“I love it, everything is real nice,” said David Cage Young, of Woodville, Mississippi, who drove his motorcycle to the event with fellow member of the Wild Hogs club, Clarence Brown. “Yes indeed, I’ll come back, and we’ll bring my buddies in my club with us. They had to work today, but we’ll make sure they’re off next time.”

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Albany, NY / Dougherty recreation complex in ‘conceptual’ stage !

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ALBANY, NYIn her year as Albany’s city manager, Sharon Subadan has made it clear that part of her agenda is to push long-stalled projects forward.

   That alone is reason for optimism among sports enthusiasts in the community.

   Subadan confirmed this week that city officials have started looking at a “preliminary conceptual” plan that would bring a long-delayed, multimillion-dollar, SPLOST-funded sports park to the city. And, she said, it’s very likely that such a facility would be built on land the city owns adjacent to the Paul Eames Sports Complex just off the U.S. Highway 19 Bypass in the northeastern part of the county.

   “It’s still in the conceptional phase, but, yes, we’re definitely looking at moving this project forward,” Subadan said of building a sports complex that city and Dougherty County voters approved as part of the SPLOST VI referendum in 2010. “And, yes, we’re looking at Paul Eames as a possible site for the complex. It’s easily accessible, and it just makes sense to develop assets that the city already has.”

   City officials are talking with their county counterparts about the proposed park to see if there is continued interest in leveraging funding to make the facility an even more all-encompassing one. The city reportedly has some $2.9 million in SPLOST funding earmarked for construction of a sports/recreation complex. The county has some $1.9 million in special tax funds set aside for construction of a tennis complex.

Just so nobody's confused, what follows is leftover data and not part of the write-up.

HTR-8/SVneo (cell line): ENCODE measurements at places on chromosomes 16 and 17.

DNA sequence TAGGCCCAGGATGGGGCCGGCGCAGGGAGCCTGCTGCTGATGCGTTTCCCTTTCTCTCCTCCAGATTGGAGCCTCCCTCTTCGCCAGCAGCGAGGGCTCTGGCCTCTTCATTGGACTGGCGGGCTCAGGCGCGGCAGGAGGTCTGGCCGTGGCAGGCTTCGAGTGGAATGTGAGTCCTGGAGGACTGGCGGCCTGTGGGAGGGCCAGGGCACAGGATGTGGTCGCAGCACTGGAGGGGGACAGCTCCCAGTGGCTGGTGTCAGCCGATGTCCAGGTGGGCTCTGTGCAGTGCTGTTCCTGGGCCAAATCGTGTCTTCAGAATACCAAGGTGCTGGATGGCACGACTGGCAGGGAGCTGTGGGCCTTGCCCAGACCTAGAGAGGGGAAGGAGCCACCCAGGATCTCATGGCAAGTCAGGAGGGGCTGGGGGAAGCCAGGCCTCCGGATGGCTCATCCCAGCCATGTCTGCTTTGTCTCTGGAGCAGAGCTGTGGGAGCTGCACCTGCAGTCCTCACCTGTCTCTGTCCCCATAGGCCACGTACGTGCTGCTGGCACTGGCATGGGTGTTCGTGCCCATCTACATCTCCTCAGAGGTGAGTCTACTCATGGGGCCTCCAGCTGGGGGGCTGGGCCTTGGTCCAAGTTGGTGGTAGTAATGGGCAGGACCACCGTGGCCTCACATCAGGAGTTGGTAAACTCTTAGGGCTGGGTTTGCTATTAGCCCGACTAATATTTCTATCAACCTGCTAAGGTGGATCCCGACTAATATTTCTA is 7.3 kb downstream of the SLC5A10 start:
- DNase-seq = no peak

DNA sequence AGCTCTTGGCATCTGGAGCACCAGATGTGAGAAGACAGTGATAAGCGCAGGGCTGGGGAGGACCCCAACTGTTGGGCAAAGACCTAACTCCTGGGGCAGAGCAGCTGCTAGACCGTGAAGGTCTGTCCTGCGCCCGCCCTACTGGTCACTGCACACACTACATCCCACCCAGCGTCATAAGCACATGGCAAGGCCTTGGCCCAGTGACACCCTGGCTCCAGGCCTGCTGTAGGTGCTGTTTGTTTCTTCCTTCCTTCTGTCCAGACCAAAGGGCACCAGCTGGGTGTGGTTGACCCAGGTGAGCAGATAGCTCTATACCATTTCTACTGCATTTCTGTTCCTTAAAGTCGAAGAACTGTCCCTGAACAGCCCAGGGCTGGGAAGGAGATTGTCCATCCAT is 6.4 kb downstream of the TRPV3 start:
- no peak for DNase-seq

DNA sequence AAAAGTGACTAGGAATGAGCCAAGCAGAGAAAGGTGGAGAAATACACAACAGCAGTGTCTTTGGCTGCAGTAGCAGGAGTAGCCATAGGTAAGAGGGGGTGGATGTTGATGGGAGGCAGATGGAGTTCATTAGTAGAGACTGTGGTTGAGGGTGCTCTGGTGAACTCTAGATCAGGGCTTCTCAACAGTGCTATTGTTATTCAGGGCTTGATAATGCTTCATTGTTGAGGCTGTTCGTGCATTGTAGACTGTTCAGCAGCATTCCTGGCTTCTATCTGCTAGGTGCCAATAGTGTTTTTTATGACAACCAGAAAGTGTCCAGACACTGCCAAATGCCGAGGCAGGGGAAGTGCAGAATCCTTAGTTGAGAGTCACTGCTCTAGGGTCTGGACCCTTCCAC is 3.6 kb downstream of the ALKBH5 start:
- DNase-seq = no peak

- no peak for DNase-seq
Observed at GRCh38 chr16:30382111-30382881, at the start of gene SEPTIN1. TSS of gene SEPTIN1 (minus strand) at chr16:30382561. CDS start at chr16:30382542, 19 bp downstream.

Both projects were approved as part of referenda that set aside portions of the city/county 1 percent tax collections for specific projects.

   Dougherty County Administrator Richard Crowdis, during a discussion of the county’s SPLOST proposals for Fiscal Year 2017, mentioned ongoing discussions of the proposed sports park with the city. He told county commissioners they would, if that board and the City Commission agreed, utilize their SPLOST funding to complete the tennis complex that had been on the books for more than a decade.

   Subadan acknowledged that those discussions had been fruitful, setting the stage for what could be a significant complex that would tie in with the baseball diamonds at the Paul Eames complex.

   “We have to be realistic,” the Albany city manager said. “We don’t have the funding to build a sports park from scratch. But with the facilities already in place (at Paul Eames), our funding and the county’s tennis funding, we would definitely be able to build a nice facility on that land.

   “Obviously, cost is going to be one of the crucial factors. We’re starting to develop a plan now, and once we get a plan in place, we’ll start looking at pricing. Then we’ll see how we can maximize the funding that’s available.”

   Under then-interim City Manager Tom Berry, interim Downtown Manager Sharlene Cannon authorized through the Albany-Dougherty Inner City Authority conceptual design for a sports park as part of a redevelopment plan for Albany’s downtown. Consultants recommended tearing down the Albany Civic Center and using the land that was formerly the site of the First Tee golf facility behind the Civic Center to build a state-of-the-art complex.

   That plan caused a stir in the community among those who opposed demolition of the Civic Center.